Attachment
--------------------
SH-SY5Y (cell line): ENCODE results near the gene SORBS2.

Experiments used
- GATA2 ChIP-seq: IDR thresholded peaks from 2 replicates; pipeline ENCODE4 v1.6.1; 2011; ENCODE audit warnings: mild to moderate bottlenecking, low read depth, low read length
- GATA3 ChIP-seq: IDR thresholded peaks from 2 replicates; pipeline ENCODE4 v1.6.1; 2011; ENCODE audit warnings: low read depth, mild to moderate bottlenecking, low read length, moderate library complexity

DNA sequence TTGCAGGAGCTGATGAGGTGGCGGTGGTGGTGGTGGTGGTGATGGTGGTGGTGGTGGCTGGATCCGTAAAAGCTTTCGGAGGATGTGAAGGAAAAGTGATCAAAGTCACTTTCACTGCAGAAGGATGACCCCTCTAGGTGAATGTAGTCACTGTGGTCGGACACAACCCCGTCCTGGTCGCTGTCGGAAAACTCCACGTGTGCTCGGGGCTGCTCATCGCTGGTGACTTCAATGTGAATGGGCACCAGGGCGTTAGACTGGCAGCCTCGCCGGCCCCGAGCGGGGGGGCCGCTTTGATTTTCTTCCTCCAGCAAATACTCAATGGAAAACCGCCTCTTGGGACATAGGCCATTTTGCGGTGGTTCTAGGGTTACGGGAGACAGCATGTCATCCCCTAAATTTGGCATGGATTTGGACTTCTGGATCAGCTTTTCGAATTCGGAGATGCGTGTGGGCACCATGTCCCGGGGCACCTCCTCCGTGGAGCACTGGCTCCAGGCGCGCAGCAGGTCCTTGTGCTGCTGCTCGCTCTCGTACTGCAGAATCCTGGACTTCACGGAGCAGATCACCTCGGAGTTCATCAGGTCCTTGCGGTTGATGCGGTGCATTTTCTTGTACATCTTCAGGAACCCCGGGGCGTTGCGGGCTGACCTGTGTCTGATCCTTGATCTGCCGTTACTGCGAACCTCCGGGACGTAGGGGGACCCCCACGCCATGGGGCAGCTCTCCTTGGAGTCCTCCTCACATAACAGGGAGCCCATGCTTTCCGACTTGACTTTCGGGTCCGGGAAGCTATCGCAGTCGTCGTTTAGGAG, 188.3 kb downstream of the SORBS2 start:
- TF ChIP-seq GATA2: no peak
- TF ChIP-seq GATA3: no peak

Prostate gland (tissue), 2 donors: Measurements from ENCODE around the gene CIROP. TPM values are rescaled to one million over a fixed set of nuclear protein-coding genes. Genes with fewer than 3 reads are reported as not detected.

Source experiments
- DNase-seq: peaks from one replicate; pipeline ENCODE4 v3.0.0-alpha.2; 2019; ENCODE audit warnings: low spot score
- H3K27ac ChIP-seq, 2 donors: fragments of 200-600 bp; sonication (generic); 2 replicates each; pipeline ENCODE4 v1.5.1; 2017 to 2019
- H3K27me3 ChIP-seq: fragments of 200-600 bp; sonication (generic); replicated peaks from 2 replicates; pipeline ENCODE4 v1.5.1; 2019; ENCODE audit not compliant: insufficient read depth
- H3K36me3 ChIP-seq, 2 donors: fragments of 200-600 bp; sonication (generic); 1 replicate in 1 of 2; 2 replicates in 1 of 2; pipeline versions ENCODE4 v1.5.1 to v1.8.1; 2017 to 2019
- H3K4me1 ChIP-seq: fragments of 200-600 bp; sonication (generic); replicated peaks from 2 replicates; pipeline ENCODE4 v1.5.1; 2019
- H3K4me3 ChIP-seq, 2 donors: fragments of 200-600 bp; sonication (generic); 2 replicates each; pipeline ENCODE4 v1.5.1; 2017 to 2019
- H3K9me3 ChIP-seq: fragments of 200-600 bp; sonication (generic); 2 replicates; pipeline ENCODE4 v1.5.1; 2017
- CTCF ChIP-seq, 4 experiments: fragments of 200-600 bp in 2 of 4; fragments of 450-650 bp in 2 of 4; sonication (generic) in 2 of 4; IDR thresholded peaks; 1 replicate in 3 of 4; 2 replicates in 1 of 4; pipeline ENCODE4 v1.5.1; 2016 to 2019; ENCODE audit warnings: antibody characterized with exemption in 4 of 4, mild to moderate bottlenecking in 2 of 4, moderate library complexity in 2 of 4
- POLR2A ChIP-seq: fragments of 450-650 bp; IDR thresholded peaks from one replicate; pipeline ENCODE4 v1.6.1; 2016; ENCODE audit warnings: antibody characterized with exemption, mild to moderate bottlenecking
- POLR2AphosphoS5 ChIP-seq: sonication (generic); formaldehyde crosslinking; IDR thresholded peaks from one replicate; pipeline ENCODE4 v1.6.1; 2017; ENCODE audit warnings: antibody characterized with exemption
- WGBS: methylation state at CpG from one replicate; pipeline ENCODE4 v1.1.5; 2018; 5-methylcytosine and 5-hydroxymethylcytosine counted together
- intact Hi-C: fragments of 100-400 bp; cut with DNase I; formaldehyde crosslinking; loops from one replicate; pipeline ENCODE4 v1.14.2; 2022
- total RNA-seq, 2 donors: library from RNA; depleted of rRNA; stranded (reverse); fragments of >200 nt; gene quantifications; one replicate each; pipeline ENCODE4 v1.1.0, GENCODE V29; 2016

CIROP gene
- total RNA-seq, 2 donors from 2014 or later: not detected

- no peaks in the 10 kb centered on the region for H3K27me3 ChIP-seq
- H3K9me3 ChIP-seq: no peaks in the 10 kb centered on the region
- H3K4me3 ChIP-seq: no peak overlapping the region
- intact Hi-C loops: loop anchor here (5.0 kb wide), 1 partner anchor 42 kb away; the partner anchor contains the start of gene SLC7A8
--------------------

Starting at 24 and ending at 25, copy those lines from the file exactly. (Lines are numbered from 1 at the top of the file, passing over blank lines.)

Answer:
- total RNA-seq, 2 donors from 2014 or later: not detected

- no peaks in the 10 kb centered on the region for H3K27me3 ChIP-seq